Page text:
- Appendix D: Figures and tables that cannot fit in the narrative, no more than 5 pages total. We recommend including a timeline in Appendix D.
- Appendix E: Budget and budget narrative.
Full proposals will consider the intellectual merit of the proposed research as its potential to advance knowledge, including a statement of research questions and a brief description of methods. The broader impact of the proposed research is its potential to benefit society and contribute to the achievement of specific, desired societal outcomes. Reviews will be conducted internally by CRPE staff and contractors. Given the short timeline, we envision that feedback on submitted proposals will be minimal.
We anticipate funding decisions will be made by April 23, 2023 to enable grant start dates as early as June 1, 2023.
We anticipate funding further waves of grants that focus on K-12 and other topics. For this rapid response program, we anticipate funding 10 or more projects, but final funding decisions will depend on the quality and quantity of applications received.
For substantive questions about the grants program or about potential research projects, contact Morgan Polikoff at firstname.lastname@example.org. For technical questions about budgets, contracts, or logistics, contact Natalie Mayfield at email@example.com.
- Proposals must be for academic research projects that aim to study education. Proposals for activities other than research are not eligible (e.g., program evaluations, professional development, curriculum development, scholarships, capital projects, etc.). Additionally, proposals for research studies focused on areas other than education are not eligible.
- Principal Investigators (PIs) and Co-PIs applying may include individuals with an earned doctorate in an academic discipline or professional field, or appropriate experience in an education research-related profession. Graduate student PIs who have already advanced to the candidacy stage may also be eligible to apply.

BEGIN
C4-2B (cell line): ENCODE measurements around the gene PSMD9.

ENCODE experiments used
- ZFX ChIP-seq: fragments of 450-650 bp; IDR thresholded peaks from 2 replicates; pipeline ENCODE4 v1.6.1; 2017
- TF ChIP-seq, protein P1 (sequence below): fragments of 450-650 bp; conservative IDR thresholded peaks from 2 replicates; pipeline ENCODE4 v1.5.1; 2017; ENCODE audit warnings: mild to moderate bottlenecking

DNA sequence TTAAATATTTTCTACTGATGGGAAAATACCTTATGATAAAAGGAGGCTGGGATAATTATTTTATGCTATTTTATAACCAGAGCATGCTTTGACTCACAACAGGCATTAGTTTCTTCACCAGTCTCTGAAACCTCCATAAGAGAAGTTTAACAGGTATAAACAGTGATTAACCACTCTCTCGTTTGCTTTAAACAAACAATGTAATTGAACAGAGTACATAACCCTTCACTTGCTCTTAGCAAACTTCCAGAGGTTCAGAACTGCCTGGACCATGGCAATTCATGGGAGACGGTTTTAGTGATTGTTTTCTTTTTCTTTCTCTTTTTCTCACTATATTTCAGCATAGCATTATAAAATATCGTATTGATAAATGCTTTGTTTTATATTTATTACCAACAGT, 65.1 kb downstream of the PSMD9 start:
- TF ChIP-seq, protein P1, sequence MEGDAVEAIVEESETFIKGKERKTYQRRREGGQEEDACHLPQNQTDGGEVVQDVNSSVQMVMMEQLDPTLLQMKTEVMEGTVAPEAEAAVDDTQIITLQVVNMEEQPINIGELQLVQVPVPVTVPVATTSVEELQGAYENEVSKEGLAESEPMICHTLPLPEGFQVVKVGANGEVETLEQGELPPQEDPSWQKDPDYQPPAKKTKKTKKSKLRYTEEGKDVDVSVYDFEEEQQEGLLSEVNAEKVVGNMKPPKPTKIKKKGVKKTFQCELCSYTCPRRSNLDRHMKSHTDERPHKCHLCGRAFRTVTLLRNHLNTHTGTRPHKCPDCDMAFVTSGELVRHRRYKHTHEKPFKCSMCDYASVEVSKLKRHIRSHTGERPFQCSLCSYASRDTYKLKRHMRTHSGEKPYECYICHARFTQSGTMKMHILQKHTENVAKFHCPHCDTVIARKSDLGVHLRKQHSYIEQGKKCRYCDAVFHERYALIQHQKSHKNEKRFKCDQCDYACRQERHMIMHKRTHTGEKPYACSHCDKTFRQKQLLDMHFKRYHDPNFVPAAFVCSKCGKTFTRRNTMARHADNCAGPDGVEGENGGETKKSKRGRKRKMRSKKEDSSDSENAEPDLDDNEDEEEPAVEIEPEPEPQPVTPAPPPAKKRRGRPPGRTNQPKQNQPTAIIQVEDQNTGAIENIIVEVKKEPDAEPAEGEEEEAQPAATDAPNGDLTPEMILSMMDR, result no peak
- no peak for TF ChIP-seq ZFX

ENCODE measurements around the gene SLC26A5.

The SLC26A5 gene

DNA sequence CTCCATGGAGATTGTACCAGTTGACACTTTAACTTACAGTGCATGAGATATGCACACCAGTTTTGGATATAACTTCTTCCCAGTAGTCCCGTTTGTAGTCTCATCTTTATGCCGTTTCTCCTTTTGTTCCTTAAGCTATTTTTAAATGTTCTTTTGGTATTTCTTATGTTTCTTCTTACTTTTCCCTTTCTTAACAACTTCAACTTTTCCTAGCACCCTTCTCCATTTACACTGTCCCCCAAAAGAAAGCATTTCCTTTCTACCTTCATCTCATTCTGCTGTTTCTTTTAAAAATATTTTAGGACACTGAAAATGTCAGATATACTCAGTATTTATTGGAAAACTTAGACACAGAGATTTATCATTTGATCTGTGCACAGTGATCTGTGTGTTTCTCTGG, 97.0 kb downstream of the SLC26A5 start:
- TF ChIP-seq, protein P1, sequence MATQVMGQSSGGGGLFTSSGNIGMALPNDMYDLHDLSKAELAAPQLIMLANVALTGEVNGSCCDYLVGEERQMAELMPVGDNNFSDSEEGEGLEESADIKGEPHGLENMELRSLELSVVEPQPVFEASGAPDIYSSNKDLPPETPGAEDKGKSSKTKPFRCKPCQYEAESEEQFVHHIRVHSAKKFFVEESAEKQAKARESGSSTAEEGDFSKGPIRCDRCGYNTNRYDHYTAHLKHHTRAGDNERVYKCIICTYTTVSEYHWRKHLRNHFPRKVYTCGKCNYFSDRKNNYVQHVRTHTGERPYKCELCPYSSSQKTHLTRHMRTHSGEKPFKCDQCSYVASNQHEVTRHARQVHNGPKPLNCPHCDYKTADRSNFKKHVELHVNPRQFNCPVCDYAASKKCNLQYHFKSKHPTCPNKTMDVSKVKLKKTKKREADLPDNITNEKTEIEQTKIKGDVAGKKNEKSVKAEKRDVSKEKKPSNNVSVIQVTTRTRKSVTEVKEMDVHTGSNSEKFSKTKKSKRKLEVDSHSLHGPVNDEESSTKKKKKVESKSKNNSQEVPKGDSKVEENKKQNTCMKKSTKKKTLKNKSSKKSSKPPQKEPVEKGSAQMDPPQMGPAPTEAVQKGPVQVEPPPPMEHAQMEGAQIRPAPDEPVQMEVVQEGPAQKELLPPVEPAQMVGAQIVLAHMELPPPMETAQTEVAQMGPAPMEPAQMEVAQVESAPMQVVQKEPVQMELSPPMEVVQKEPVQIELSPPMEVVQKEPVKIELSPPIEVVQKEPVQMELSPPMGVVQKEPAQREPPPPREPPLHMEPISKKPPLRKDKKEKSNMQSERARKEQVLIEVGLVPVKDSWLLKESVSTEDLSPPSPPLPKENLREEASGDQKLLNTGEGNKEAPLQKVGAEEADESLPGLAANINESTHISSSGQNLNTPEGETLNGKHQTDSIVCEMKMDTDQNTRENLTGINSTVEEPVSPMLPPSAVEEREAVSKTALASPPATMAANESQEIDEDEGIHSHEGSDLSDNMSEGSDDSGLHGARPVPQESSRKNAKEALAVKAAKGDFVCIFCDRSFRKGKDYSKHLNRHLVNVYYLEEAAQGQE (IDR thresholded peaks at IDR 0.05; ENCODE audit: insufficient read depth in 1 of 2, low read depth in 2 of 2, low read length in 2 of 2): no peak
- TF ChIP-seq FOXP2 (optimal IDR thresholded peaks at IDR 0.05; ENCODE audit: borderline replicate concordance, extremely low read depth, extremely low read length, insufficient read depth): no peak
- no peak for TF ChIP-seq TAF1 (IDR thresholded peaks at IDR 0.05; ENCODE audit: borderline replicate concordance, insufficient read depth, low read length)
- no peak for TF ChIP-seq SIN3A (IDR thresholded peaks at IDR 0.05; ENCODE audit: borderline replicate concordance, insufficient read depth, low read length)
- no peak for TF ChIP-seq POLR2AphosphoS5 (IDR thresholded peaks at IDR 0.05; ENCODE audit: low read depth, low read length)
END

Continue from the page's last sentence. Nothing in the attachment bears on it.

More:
- The PI must be affiliated with an administering organization. Grants may not be awarded directly to individuals. Examples of eligible organizations include non-profit or public colleges, universities, school districts, and research facilities, as well as other non-profit organizations with a 501(c)(3) determination from the IRS. Proposals are only accepted from the U.S. All proposals must be submitted in English and budgets must be proposed in U.S. Dollars.
- Budget totals should be less than $50,000. These amounts are inclusive of up to 15% indirect cost charges, pursuant to the Walton Family Foundation’s indirect cost policy. We strongly encourage applicants to carefully consider their budget and its appropriateness for the scope of work proposed.
- Projects proposed may not be longer than one year in duration.
- PIs and Co-PIs may hold no more than one active research grant from these funds. (This restriction does not apply to the administering organization; organizations may submit as many proposals as they like as long as they are for different projects and have different research teams.)
- PIs and Co-PIs may not submit more than one research proposal at a time.